What Is a Story?

What is a Story?  I walked yesterday from my home in Sheffield to a meeting in Rotherham and back again.  A total of about 15 miles.  The route is particularly pleasant, along the canal.  It’s flat, a narrow corridor of trees and flowers between roads and industry.  There’s even a very small farm that reminds me of a child’s model!

One thing I noticed was the intensity of colours.  This time of year (early May) leaves are recently in bud and there’s lots of new flowers.  May blossom opens, dandelions bright yellow and forget-me-nots – deep blue.  In some sections the dandelions are a riot of yellow and in others spent, clocks, always something of a disappointment.

Walking for Health and Solitude

I see these things with fresh eyes. I’m aware of my age and whilst I could easily have another 20 years, my chances are not what they were when I was younger.  I’ve adjusted my daily routine to walk for health reasons and I enjoy walking.  My doctor, when I was first diagnosed with diabetes, recommended diet.  “If it tastes sweet, don’t eat it”, he said.  I lost about a third of my body weight because I found his advice worked for me.  (He didn’t remember it!)  Diet is how you lose weight, walking, any exercise, keeps you healthy.

Not just the changing scene and the details I note but also the sensation of walking is a pleasure, even when I tire, it is no problem keeping going.  It is an opportunity to ponder, to solve problems.  Work overwhelms when close up, to walk builds perspective and works out priorities. 

My chosen arena for walking is the city.  I enjoy the changing scenery, with the seasons and the time of day; changes I suspect many miss.  I know many lesser known by-ways and how long it takes to walk to destinations across the city. 

We all need times of solitude.  Some people sit still and meditate.  I’ve always found that difficult.  For me it is the rhythm of walking that moves me to that state.  Maybe it works for you too.

Story as Artefact

Keeping to the theme of aging, I used last time.  This time I have taken a recent experience, it happened yesterday at the time of writing.  Look closely at this story.  What happened?  I walked to Rotherham and back.

You could argue this is not a proper story.  It lacks transformation.  The journey and return did not bring about change.  But look more closely, there is a deeper story about my experience of aging and how I respond to it.

Instead of telling how I responded to the diagnosis by taking up walking, I rooted the story in present experience.  That sense of immediacy gives the story a different perspective from an account of my medical history.    Could I say more about the amusing conversation with my doctor?  Perhaps.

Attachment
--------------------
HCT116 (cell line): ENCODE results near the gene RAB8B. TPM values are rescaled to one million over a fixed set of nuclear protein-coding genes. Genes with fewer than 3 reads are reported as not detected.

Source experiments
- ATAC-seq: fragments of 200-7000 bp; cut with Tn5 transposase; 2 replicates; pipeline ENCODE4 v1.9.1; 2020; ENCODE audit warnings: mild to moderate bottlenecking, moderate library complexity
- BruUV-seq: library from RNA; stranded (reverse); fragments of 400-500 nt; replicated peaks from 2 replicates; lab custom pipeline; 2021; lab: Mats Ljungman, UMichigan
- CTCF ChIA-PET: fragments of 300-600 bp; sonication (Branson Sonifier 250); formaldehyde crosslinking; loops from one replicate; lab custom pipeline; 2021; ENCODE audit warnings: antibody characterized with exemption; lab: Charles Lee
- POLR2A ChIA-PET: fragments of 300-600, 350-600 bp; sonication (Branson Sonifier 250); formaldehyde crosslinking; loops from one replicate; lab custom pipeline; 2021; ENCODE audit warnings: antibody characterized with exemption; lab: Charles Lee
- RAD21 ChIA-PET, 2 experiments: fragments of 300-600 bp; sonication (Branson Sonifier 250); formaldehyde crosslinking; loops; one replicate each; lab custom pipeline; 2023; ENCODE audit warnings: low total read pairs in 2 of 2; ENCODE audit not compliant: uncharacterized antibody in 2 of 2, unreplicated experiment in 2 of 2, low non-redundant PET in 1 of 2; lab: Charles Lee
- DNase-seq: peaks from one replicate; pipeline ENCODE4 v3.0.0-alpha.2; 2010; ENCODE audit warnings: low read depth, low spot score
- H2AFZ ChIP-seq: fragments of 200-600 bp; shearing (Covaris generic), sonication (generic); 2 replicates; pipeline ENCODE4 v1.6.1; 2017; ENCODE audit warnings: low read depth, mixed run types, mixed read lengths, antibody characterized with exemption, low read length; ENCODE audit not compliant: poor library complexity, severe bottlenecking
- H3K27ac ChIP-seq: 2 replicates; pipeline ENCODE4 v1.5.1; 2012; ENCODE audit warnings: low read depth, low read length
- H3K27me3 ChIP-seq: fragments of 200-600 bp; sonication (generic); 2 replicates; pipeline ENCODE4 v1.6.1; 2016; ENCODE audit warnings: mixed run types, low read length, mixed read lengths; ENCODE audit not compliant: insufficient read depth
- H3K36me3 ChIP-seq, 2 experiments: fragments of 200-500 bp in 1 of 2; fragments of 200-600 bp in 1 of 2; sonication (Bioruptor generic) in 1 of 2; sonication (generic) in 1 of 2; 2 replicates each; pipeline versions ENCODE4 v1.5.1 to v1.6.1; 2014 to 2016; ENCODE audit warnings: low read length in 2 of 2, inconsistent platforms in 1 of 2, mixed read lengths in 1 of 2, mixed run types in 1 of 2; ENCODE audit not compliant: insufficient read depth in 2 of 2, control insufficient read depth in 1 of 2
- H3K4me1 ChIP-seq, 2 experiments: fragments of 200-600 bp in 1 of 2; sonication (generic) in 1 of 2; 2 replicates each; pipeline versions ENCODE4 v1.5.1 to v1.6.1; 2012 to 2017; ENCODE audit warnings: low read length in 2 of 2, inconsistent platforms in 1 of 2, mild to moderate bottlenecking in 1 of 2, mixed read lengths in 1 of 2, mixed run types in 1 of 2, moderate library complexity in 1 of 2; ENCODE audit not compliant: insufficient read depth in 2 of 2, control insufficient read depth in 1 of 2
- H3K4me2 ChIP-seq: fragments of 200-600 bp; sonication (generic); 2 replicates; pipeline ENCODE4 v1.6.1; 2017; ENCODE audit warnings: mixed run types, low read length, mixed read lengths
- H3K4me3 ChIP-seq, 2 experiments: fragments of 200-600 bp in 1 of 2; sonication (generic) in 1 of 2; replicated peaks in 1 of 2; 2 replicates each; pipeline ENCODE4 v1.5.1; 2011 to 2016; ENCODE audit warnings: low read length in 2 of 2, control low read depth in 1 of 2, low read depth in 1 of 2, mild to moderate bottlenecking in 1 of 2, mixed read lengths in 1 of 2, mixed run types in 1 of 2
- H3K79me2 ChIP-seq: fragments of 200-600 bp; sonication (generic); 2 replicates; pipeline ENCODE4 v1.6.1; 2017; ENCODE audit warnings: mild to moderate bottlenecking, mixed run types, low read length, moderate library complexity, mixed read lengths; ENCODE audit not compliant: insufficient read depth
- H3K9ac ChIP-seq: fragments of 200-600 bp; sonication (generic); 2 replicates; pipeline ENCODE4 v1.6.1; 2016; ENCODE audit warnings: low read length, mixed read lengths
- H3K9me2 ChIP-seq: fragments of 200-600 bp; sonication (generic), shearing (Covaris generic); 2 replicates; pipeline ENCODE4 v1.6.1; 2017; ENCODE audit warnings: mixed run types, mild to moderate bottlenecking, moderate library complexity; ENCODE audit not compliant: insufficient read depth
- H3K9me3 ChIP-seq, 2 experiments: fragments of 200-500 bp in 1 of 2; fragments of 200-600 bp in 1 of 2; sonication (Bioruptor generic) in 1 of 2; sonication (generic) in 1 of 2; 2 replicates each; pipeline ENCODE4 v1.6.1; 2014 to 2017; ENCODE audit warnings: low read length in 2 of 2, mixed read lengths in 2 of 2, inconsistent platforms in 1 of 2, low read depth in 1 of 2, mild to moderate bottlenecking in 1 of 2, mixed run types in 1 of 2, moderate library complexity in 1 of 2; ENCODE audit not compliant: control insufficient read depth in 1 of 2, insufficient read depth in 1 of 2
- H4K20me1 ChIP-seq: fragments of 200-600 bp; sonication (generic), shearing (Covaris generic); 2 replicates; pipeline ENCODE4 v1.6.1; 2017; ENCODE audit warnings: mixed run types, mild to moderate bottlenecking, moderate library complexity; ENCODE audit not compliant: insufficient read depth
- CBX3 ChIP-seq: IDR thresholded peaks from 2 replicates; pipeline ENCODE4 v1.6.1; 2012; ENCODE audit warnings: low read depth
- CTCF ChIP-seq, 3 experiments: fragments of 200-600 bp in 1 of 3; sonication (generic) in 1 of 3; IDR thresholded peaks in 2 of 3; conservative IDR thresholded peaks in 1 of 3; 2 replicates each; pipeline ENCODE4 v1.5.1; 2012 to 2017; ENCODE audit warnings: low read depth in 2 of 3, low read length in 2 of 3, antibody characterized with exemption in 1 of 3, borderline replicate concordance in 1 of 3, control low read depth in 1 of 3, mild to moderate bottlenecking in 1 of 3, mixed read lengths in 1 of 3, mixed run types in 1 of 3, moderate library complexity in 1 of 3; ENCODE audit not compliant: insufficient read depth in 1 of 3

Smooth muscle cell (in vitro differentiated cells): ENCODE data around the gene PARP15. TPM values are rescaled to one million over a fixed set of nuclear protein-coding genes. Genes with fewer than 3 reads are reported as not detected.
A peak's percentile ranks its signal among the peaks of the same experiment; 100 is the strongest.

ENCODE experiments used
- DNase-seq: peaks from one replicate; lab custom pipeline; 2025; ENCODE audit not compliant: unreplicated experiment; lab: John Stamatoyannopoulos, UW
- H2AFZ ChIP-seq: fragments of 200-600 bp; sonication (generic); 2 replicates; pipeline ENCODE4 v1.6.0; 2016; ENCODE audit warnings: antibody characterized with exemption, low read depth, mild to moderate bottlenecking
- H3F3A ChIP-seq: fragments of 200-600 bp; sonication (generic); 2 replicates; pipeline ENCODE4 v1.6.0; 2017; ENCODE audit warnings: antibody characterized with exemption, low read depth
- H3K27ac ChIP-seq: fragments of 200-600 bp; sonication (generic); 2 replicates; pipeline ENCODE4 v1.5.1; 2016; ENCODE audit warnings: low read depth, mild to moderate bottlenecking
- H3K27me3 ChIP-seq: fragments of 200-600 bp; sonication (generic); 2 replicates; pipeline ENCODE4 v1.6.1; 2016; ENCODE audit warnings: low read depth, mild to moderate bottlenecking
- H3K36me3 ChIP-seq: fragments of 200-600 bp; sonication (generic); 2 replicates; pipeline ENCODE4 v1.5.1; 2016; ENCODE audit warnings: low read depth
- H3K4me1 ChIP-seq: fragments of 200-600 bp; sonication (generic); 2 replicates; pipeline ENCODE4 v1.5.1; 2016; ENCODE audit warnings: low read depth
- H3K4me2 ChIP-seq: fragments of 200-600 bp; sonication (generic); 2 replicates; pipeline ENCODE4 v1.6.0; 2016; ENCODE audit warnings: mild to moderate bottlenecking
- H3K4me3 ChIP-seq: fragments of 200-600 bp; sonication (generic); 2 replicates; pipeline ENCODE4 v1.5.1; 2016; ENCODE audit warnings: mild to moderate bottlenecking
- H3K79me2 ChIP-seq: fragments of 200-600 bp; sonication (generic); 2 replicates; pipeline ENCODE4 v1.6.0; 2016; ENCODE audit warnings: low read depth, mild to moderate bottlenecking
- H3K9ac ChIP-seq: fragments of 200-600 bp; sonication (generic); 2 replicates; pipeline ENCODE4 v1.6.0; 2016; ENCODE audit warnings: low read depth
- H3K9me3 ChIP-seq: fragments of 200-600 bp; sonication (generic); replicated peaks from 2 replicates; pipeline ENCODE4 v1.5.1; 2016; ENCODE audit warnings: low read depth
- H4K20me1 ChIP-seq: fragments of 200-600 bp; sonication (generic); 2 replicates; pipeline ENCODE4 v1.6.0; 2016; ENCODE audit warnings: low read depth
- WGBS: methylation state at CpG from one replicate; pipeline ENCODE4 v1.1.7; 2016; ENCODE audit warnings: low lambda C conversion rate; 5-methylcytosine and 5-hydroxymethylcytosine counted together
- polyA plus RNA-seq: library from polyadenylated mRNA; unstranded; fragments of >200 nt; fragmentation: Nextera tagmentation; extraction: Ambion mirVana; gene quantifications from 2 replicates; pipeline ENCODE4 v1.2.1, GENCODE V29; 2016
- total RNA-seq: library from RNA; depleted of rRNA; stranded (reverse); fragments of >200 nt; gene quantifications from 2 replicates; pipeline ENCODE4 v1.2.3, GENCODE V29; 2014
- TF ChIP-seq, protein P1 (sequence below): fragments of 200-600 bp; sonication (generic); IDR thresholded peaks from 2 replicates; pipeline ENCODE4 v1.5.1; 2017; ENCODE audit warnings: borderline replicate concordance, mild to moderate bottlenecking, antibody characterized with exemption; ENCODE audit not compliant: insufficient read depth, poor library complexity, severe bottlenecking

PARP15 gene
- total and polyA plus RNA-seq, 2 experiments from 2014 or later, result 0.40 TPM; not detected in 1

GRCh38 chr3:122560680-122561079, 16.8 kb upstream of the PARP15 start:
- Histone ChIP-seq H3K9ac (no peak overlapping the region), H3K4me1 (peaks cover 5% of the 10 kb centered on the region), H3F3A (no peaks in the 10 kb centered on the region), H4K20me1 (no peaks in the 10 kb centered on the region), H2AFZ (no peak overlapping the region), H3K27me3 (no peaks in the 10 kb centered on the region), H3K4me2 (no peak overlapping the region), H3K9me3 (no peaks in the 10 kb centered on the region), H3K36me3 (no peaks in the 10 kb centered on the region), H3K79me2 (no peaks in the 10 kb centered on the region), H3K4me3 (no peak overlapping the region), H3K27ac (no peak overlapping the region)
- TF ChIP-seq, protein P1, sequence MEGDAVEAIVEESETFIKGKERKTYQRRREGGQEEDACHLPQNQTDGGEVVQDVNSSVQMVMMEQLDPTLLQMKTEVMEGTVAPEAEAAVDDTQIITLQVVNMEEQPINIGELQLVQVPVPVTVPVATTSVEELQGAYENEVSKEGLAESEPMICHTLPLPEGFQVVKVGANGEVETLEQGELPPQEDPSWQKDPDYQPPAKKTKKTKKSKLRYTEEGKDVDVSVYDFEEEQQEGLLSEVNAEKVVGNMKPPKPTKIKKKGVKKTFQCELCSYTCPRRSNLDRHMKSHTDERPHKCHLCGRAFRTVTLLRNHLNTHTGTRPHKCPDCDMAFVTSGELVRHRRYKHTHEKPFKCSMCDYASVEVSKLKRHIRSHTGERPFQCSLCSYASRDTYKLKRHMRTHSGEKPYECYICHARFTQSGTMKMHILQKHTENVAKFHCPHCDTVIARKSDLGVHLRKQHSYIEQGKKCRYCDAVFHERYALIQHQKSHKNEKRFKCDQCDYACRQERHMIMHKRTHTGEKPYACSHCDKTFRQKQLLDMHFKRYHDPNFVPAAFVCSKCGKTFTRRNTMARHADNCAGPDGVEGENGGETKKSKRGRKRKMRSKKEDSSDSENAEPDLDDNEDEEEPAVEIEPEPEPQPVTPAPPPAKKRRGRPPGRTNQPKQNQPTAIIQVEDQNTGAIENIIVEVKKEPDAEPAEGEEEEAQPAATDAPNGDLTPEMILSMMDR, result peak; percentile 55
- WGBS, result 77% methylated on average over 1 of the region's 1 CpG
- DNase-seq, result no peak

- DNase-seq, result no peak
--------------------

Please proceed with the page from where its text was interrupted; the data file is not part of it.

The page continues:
But let’s take a step back.  I started with the recent experience of a long walk, aiming to build on the theme from last week.  Note I set out to tell a story that aims to do certain things.  It picks up the theme of aging and illustrates the idea of immediacy, telling the story from the present.

I didn’t think about aging as I walked yesterday.  It is a theme I have superimposed on a recent experience.  This is an important point.  All storytelling is artificial.  It has to be.  You use the story to make a point that captures attention and is likely to be remembered.

Reproducing Experience

You cannot fully reproduce an experience.  Many life experiences unfold over weeks, months or years.  With 10 minutes tops to tell the story, you leave out most of it.

Emotional impact is even more troubling.  Your audience cannot possibly experience what you experienced.  If your story is about depression, for example, no-one can share months of suffering, not even remotely.  So, what do you want them to experience?

Stories are about transformation, overcoming adversity.  Your story is not about depression so much as what changed to bring you out of it and to the point where you can share the story.  They cannot feel how you felt so you help them feel something else. 

 No Story has a Purpose

This is the beauty of storytelling.  Our lives are full of events and mostly they are meaningless until we give them meaning.  You tell a story to make a point by introducing meaning to the raw material. If you get them to work together, you have a story.

Stories amuse, entertain and make a point.  Sometimes the point is from time immemorial or we retell with a different aim in mind.  Sometimes we start with something fresh and uncover meaning as we work on it. 

No story has a purpose.  You have a purpose telling the story.  The purpose makes the story compelling.  Indeed, your purpose makes the story.  There are loads of possible purposes and we’ll look at some next time.

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About the Author

I've been a community development worker since the early 1980s in Tyneside, Teesside and South Yorkshire. I've also worked nationally for the Methodist Church for eight years supporting community projects through the church's grants programme. These days I am developing an online community development practice combining non-directive consultancy, strategic management, participatory methods and development work online and offline. If you're interested contact me for a free consultation.

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